I’ve also volunteered to help a pro-liberty PAC here in New Hampshire, called the Get Involved PAC. They basically recruit candidates to run for state office here, especially to fill seats where the incumbent had a score from the NH Liberty Alliance that was less than a B. I actually did that about a week ago but I don’t think I wrote anything about it at the time. The leaders are Free Staters and also part of NHLA, and one of them is also my landlord, the owner of the building where I live.

I’m about to embark on another chapter of my map creation, tackling the more complex state house maps.

Speaking of chapters, I may post some short stories on this site in the near future. I’ve been working on my own fictional world for quite some time but don’t have anything quite ready to publish yet.

I tried stargazing again yesterday morning and could only see the brightest stars. About all I could make out were the two Dippers and Leo.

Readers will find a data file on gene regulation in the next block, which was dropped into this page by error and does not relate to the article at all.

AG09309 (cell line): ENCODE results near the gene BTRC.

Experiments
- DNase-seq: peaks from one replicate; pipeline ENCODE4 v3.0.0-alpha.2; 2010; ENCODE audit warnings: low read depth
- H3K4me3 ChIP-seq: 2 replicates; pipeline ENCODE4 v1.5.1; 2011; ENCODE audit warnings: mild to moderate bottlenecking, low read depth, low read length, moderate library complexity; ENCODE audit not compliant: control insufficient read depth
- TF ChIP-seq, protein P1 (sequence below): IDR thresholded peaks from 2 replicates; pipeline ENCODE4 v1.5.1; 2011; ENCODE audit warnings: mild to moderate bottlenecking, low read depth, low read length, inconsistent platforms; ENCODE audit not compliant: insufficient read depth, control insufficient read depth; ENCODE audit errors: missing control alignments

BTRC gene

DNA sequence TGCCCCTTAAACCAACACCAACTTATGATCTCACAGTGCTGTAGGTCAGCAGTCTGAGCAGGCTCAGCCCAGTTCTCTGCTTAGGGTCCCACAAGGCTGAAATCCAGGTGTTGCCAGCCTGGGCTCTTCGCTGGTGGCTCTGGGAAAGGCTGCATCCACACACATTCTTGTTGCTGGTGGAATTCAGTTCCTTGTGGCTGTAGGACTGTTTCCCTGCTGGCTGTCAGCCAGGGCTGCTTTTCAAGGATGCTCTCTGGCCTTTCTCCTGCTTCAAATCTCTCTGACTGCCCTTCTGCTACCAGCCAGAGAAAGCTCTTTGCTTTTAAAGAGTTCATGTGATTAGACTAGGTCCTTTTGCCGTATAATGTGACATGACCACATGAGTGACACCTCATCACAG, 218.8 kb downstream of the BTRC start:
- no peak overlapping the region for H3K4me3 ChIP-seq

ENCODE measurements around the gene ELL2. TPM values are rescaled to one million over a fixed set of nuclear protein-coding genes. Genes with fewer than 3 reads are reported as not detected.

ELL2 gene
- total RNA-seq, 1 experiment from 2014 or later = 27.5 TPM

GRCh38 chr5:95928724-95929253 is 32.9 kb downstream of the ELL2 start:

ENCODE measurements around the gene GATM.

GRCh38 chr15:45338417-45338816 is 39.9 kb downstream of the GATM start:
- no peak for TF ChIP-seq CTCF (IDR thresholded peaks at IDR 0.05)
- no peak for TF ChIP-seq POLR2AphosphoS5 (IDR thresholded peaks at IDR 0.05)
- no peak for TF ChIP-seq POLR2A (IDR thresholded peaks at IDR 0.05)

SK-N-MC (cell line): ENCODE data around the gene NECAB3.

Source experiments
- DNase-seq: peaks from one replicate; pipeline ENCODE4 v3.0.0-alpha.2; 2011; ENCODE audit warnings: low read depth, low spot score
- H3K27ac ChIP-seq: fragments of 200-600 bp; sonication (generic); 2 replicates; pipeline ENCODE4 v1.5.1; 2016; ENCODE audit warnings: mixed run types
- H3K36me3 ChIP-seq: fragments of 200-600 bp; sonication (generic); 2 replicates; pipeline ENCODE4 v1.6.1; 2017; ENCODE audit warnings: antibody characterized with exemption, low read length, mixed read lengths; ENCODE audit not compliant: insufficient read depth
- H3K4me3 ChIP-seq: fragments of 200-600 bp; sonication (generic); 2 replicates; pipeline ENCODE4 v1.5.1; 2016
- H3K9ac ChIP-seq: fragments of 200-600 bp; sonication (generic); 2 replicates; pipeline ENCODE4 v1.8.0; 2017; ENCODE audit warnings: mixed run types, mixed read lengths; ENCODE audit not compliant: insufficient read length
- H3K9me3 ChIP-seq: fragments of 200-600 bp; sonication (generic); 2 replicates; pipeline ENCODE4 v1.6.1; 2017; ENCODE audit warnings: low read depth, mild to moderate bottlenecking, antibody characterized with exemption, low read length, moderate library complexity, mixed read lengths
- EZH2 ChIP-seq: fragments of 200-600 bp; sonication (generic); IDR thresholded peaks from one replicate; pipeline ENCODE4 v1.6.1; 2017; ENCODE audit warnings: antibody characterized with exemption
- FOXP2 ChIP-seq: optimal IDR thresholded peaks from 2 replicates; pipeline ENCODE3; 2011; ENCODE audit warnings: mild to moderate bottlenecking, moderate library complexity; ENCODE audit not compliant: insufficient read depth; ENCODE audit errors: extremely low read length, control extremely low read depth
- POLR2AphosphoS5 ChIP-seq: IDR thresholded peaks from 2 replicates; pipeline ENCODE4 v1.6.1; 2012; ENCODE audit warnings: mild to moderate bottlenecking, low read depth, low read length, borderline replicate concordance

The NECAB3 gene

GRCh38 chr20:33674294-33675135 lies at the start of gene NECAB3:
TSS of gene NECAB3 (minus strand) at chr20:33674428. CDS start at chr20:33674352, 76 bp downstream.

Today, the sky is much clearer though there are some clouds.

There was a solar eclipse a few days ago, visible only in a small area in Asia or the Pacific Ocean. A solar eclipse is always followed, so I’ve heard, two weeks later by a lunar eclipse. They are seen over a much larger area of the earth. So, in about ten days, at our next full moon, be watching the skies. This one is a partial eclipse, though.

I’m going back out to look at stars, after I consult my sky map again. More later!


 

 

 

Not such a good night for stargazing


One of my many hobbies is stargazing, and I expected it to be a good night for it. I tend to be a light sleeper and wake up several times during the night. Frequently I can’t go back to sleep right away, and sometimes I go out to look at the stars.